Mt. Russell is a fantastic granite mountain very close to Mt. Whitney. The close proximity has advantages (the approach is well known, and it's seen quite a bit of development) but it also means it is often overlooked and as of 2007, it is very hard to access during the summer since it is in the Whitney Zone and requires a Whitney Zone permit for both dayhikes and overnight hikes.
It is quite possible to do routes on Mt. Russell in one day (so-called "car-to-car") in the summer, but this requires that at least one climber is familiar with the approach route, and it will be test your endurance. A much nicer option for the technical routes is to camp at Iceberg Lake, although this will limit your descent options (recommended descent is via the East Ridge). For ascending the East Ridge, you should camp no higher than Upper Boy Scout Lake.
Many climbers consider this one of the best 3rd class routes in the Sierras. This author (Stephen) has never ascended it, but descended it twice, and can recommend it as a descent but not as an ascent. The reason is that there is a 2,000' sandy slope that you must take to reach the ridge, and it's a blast going down but not so fun going up.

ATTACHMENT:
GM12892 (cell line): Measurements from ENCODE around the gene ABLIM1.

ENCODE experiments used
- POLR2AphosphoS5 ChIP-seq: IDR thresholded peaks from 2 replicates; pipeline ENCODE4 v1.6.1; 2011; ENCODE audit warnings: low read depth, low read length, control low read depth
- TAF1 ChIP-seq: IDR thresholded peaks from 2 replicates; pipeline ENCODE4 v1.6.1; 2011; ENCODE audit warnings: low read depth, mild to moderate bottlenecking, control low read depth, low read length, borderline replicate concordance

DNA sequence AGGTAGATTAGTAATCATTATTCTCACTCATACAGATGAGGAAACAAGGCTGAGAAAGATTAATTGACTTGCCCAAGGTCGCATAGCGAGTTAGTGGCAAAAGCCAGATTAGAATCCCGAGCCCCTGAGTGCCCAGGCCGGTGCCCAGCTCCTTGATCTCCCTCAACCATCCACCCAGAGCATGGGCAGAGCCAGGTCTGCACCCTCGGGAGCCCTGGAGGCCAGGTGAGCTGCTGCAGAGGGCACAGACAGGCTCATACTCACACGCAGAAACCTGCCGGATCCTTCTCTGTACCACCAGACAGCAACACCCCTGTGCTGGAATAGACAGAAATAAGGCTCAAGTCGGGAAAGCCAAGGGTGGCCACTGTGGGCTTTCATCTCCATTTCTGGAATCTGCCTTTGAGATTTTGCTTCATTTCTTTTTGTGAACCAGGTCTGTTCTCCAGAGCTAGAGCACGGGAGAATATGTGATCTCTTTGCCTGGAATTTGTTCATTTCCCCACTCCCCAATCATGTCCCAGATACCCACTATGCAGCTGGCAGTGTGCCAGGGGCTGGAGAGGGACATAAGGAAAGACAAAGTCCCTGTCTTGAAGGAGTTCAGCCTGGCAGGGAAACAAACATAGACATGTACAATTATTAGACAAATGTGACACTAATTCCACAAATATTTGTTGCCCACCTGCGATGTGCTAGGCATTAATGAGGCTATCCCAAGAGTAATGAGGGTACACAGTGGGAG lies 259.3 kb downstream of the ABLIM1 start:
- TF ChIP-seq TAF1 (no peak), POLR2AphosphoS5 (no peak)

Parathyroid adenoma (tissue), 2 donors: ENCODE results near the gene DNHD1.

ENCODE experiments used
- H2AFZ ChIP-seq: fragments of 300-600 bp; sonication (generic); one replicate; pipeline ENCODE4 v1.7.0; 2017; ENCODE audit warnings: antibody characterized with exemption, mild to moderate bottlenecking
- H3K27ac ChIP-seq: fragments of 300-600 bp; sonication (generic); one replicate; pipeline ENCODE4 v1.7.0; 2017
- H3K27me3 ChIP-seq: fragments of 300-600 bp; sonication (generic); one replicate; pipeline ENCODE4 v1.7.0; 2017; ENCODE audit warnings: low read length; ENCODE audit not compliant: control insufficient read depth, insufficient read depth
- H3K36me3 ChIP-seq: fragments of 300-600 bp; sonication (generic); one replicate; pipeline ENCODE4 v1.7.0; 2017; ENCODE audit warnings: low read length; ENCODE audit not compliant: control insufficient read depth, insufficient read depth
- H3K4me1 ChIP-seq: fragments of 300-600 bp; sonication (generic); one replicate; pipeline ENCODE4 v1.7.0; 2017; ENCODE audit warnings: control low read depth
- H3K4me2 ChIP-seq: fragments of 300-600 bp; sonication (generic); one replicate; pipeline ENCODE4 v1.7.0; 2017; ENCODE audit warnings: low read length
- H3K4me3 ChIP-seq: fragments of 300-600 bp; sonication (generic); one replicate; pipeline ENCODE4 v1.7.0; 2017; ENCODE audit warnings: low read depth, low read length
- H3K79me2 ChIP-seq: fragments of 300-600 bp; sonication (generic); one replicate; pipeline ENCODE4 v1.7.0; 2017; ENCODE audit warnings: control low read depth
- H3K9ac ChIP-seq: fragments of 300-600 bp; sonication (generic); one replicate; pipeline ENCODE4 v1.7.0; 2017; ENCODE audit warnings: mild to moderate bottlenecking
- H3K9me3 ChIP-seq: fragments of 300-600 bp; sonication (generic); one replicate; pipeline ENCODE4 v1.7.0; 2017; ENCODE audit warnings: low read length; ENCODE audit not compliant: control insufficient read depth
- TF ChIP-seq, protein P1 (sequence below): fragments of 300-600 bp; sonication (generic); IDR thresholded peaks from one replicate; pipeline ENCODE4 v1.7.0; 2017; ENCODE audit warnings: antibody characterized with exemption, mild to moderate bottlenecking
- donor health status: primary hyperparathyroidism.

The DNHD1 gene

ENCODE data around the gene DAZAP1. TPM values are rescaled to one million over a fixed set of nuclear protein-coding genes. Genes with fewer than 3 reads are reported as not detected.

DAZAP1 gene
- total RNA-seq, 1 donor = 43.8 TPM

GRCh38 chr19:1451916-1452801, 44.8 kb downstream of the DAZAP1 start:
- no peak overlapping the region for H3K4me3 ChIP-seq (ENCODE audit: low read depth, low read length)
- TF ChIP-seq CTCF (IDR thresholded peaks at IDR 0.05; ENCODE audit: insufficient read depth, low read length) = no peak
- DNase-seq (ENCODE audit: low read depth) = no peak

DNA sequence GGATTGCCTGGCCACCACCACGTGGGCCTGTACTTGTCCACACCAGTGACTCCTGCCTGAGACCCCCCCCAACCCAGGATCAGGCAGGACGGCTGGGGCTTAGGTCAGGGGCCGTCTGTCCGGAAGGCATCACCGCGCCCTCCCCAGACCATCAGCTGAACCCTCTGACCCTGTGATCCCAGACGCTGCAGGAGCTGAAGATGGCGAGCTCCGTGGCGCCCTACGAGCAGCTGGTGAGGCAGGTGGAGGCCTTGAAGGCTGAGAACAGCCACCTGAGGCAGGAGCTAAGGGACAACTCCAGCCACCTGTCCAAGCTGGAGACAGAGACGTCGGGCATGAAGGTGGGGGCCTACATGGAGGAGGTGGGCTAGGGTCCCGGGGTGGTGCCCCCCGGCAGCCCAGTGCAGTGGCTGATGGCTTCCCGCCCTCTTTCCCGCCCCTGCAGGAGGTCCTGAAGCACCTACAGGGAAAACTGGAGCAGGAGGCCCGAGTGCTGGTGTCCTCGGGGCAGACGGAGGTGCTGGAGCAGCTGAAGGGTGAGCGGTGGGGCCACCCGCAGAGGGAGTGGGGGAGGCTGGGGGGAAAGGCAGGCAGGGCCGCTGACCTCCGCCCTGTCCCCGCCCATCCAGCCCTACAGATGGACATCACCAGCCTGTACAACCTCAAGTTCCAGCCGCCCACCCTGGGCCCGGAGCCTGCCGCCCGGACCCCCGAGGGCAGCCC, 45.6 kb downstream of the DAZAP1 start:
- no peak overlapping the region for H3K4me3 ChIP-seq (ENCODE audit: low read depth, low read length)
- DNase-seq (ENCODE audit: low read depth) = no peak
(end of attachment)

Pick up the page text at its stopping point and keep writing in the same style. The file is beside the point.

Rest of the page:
The ridge itself is one of the few places where you have a true 3rd class route but still with a lot of exposure. The final ridge line to the summit (the S. Face routes share this portion), is fantastic.
Rated 5.9+ or 5.10-, this is a spectacular climb. The famous Mithril Dihedral itself is done in anywhere from 1 pitch (probably 70m +) to 3 pitches, and has stiff 5.9 crack with a few off-width sections and a 9+ or 10- overhang crux at the very end (though the real crux is just having the stamina). The bottom two pitches are not too serious, and the final pitches are also not bad (mainly 4th class). Recommended descent is via the East Ridge.
After a blocky pitch and a harder 10a OW pitch, you get to the business section in the heart of the Bloody corner. The corner is a full 60m long and the protection is good. It goes at 5.10c. After the corner, you get to the mountain's shoulder and easy 5 class and 4 takes you to the summit.
See the Supertopo High Sierra guidebook, which club members can access online. It covers the Fishook Arete (5.9) and East Ridge (3rd class). Our Library also has Moynier & Fiddler, which covers these routes.